Sacha Baron Cohen: This Time He’s Serious

He refused for many years to give interviews as himself. He would occasionally speak as his characters. He tended to let critiques pass without rebuttal, as when journalists wondered if Ali G was in the tradition of Al Jolson and when Abe Foxman, the former director of the Anti-Defamation League, criticized Borat, fearing the character could incite anti-Semitism because some people might miss the irony.

After the white nationalist rally in Charlottesville, Va., an appalled Mr. Baron Cohen reached out to Jonathan Greenblatt, the director of the A.D.L., who persuaded the star to give the keynote at last year’s A.D.L. summit, Never Is Now.

“I was just so impressed by his intelligence,’’ Mr. Greenblatt said. “These issues are at the heart of his motive for his unique style of art. More than anyone in public life today, he exposes bias — whether it’s anti-Semitism, homophobia or rank racism — for what it is, shameful and wrenching and ignorant.” (In fact, Mr. Baron Cohen used Hebrew and some Polish as a stand-in for the Kazakh language in Borat.)

The actor started his speech by saying that, to be clear, “when I say ‘racism, hate and bigotry,’ I’m not referring to the names of Stephen Miller’s Labradoodles.” Later he noted that while his stunts could be “juvenile” and “puerile,” at least some are aimed at getting people to reveal what they actually believe, as “when Borat was able to get an entire bar in Arizona to sing ‘Throw the Jew down the well,’ it did reveal people’s indifference to anti-Semitism.”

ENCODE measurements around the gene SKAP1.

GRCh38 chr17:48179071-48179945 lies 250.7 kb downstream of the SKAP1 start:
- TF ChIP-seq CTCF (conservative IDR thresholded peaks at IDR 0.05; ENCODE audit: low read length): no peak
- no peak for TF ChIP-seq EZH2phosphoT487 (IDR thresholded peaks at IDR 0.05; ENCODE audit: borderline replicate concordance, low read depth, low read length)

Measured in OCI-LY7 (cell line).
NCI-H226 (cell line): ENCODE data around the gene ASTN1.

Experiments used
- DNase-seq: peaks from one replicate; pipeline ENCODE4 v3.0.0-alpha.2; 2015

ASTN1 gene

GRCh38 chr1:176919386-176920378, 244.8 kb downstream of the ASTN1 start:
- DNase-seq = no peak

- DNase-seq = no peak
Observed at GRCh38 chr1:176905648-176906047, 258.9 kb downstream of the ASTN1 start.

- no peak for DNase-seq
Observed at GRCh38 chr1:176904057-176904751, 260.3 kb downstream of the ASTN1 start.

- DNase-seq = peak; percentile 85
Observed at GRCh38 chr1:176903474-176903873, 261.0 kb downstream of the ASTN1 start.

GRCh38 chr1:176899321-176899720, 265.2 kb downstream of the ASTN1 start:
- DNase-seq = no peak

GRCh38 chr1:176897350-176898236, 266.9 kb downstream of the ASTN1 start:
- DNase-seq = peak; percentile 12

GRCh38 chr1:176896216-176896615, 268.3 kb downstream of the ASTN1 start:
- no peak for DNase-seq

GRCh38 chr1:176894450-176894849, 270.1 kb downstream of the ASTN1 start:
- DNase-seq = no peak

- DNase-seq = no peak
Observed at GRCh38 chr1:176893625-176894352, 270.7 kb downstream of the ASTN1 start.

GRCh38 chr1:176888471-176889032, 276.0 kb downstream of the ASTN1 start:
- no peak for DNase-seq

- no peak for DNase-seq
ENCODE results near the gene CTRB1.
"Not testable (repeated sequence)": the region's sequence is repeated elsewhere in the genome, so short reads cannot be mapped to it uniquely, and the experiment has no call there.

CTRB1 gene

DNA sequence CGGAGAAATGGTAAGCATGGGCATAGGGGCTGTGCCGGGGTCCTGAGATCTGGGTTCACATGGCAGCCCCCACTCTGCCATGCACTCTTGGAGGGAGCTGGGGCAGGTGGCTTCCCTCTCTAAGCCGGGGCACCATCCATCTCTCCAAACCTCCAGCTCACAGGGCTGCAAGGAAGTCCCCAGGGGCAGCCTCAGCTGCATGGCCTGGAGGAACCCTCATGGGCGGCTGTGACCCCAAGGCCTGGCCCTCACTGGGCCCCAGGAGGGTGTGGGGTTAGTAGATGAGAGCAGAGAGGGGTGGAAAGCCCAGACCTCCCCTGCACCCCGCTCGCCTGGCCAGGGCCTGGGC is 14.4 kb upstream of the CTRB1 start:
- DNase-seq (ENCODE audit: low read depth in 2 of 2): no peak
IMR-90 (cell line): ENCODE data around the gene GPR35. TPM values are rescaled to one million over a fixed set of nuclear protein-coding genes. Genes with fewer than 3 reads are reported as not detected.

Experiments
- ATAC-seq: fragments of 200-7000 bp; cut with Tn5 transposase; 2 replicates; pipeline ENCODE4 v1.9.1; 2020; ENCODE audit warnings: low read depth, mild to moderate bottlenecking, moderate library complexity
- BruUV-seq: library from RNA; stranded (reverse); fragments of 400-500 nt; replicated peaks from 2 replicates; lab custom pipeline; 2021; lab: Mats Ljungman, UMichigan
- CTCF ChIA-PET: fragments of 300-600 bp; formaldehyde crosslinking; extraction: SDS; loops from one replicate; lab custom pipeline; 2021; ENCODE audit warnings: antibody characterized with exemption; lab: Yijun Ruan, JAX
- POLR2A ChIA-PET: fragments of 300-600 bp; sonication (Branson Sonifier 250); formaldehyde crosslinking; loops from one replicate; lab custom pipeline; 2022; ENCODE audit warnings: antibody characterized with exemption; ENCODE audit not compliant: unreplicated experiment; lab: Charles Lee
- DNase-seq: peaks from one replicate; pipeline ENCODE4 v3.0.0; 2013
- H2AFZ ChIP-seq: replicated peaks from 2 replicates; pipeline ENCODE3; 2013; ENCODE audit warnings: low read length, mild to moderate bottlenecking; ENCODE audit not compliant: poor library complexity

Scorching the lords of the cloud, he said that Facebook would run and micro-target any “political” ad anyone wants, even if it’s a lie. “If Facebook were around in the 1930s,’’ he said, “it would have allowed Hitler to post 30-second ads on his ‘solution’ to the ‘Jewish problem.’”

The speech catalyzed the “Stop Hate for Profit” campaign, with a coalition of civil rights groups and Mr. Baron Cohen wrangling celebrities. Doing the speech was “completely out of my comfort zone,” he said, because “I’ve always been reluctant to be a celebrity and I’ve always been wary of using my fame to push any political views, really.”

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